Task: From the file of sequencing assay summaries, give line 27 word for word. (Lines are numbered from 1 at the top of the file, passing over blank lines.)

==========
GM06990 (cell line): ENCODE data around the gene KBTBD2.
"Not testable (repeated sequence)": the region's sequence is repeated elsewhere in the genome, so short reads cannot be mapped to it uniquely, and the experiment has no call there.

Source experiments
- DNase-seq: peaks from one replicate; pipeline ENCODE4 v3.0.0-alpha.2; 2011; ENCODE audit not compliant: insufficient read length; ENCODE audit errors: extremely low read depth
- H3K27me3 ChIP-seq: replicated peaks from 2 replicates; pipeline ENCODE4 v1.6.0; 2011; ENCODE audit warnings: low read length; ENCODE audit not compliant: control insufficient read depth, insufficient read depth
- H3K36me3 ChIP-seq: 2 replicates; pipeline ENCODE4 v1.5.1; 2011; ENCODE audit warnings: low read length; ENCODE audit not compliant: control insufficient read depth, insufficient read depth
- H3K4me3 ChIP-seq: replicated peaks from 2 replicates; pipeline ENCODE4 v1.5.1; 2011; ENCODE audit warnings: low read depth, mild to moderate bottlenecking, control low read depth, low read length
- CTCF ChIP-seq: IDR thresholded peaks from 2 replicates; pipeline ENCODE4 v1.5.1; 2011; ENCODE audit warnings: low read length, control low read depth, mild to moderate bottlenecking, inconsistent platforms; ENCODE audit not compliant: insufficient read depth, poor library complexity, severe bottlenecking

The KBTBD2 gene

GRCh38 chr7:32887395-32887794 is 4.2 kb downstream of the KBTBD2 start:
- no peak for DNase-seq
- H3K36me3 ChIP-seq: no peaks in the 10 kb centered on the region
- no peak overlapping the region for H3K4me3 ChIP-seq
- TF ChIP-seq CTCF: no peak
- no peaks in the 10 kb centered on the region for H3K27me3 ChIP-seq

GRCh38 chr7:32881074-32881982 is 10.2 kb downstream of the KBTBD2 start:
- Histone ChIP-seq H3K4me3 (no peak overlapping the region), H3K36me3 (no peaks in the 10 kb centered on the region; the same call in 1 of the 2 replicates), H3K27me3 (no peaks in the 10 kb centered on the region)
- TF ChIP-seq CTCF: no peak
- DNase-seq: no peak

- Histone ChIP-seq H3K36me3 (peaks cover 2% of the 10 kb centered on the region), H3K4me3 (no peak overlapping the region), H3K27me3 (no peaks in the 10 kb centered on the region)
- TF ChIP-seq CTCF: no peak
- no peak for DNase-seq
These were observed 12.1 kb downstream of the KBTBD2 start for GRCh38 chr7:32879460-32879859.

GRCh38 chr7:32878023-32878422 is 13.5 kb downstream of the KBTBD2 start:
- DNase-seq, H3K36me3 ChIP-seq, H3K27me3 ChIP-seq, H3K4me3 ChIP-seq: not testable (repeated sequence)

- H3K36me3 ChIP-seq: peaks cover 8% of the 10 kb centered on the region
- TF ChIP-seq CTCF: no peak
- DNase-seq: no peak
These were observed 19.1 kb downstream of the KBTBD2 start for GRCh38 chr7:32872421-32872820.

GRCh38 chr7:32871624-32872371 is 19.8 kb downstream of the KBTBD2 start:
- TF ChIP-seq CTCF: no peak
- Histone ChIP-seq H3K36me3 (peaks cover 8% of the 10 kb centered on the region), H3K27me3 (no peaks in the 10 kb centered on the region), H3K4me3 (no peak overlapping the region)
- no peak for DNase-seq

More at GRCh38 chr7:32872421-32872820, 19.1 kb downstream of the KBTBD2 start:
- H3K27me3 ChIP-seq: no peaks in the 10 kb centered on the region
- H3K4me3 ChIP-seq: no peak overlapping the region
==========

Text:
- TF ChIP-seq CTCF: no peak